EU Threatens UK Access To 'Security Database' As May Struggles To Sell Brexit Deal

As Theresa May struggles to shove her 'best Brexit deal possible' down the throats of Tory lawmakers, across the English Channel, May's European colleagues are refining their own approach to the 'hard sell'. After chief EU negotiator Michel Barnier and German Chancellor Angela Merkel insisted on Thursday that the deal negotiations couldn't be reopened, Barnier took his threatening rhetoric one step further on Friday by warning that the UK could find itself cut off from European resources for combating serious security threats like terrorism.

According to the Financial Times, Barnier said during a meeting with ambassadors from the EU's 27 non-UK members earlier this week that the negotiations over the UK's desire to maintain access to the bloc's internal security database would be "difficult". A framework for these negotiations is expected to be included in the seven-page political statement that will sit alongside the formal 500-plus-page Brexit treaty, and serve as a foundation for negotiations during the transition. The political statement will effectively mark a starting point in negotiations surrounding everything from fisheries access to security to data protection to finance.


Barnier's made his threat as Scottish MPs warned that they would resist any attempt to remain a part of the Common Fisheries Policy, which sets quotas for each type of fish that EU fishermen are allowed to catch. Security cooperation has emerged as  key sticking point in the negotiations; Barnier has said that no other country outside the Schengen free trade area receives the level of cooperation that the UK has demanded. Access to the security database has emerged as one of the "two serious problems" overshadowing negotiations over the text of the political statement, the other being access to EU markets.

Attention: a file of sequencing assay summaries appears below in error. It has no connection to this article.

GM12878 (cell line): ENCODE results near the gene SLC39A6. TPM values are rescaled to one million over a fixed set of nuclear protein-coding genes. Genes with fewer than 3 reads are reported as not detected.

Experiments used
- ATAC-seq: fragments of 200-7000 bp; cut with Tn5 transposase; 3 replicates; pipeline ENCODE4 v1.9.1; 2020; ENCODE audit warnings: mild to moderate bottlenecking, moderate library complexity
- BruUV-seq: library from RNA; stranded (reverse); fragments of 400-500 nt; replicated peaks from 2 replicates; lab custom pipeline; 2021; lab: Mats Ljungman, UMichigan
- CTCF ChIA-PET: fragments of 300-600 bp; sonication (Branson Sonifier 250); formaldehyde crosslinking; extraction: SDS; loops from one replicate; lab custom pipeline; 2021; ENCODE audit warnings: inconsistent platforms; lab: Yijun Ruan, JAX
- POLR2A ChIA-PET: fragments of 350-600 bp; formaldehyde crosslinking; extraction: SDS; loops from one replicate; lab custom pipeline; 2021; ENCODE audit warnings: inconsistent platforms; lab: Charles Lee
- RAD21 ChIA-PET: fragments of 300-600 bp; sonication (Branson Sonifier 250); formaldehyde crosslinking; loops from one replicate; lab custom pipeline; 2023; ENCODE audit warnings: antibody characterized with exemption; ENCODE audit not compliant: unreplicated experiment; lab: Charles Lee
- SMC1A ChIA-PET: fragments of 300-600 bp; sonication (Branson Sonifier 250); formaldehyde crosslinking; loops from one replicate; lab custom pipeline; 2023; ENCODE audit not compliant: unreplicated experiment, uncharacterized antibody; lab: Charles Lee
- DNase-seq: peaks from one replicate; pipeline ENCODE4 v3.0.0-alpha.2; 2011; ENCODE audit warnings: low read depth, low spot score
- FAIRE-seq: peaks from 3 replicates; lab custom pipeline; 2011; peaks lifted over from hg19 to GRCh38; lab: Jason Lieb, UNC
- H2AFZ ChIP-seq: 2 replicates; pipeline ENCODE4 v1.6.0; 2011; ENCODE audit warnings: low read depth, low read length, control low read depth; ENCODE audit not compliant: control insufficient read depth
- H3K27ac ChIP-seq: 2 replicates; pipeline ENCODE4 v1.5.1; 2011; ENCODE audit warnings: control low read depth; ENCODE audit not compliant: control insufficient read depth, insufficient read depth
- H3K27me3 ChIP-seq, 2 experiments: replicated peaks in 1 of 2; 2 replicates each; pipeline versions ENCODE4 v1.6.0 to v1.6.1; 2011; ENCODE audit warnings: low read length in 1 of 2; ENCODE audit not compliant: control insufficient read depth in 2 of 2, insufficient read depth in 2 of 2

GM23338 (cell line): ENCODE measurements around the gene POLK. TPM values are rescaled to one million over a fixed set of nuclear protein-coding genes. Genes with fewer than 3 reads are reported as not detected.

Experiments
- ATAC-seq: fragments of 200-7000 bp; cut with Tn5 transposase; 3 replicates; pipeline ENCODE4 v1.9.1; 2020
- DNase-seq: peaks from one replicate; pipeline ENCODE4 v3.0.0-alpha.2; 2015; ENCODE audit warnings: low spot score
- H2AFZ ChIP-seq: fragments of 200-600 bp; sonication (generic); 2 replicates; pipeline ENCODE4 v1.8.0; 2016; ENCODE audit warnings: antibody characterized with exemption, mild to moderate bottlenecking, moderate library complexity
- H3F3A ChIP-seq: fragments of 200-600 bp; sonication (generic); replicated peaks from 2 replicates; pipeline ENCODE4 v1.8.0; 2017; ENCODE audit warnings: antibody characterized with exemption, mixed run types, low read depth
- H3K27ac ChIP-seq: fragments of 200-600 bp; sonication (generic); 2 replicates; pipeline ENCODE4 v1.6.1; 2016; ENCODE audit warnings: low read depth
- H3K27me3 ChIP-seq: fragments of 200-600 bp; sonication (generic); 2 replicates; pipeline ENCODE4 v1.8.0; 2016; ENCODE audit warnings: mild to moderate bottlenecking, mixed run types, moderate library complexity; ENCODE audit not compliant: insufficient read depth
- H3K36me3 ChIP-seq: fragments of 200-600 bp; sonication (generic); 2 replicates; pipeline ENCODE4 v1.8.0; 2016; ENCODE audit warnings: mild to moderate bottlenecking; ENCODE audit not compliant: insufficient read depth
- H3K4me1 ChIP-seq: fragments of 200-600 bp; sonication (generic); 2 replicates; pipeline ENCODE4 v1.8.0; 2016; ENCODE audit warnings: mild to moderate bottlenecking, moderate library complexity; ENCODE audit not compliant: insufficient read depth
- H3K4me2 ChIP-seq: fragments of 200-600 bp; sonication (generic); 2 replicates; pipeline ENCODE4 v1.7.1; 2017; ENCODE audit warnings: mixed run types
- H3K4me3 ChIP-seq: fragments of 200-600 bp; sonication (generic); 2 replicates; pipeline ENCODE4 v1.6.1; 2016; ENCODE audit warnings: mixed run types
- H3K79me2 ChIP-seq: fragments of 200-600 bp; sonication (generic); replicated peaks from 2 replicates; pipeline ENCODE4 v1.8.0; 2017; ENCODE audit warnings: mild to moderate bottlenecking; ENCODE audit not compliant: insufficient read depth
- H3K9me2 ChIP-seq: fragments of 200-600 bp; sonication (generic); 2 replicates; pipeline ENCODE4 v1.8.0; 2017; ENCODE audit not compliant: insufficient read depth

Mr Barnier dismissed the UK’s demand to maintain access to the EU’s internal security system, including its passenger name recognition database, Europol and Eurojust. He said no other country outside the Schengen free travel area enjoyed such a level of access. “The UK does not accept all the consequences of its status as a third country”, Mr Barnier said, according to the note.

Diplomats said they expected a tough negotiation over the future relationship text, as EU governments seek to protect their key economic interests. These include future access to fishing waters for the likes of France, and demands that the UK cannot undercut EU standards for governments including Denmark and the Netherlands.

The political statement is expected to be finalized during negotiations on Saturday and Sunday. The statement is expected to be the key issue in negotiations ahead of the special UK-EU Brexit summit on Nov. 25, which could still be canceled if May cannot secure support for her deal. But by threatening the UK's access to information that could potentially help prevent terrorist attacks Barnier has made his position clear: The EU has already "bent over backwards" to accommodate the UK. Now, the Tories need to 'get on with it' and take the deal, or risk very serious real-world blowback.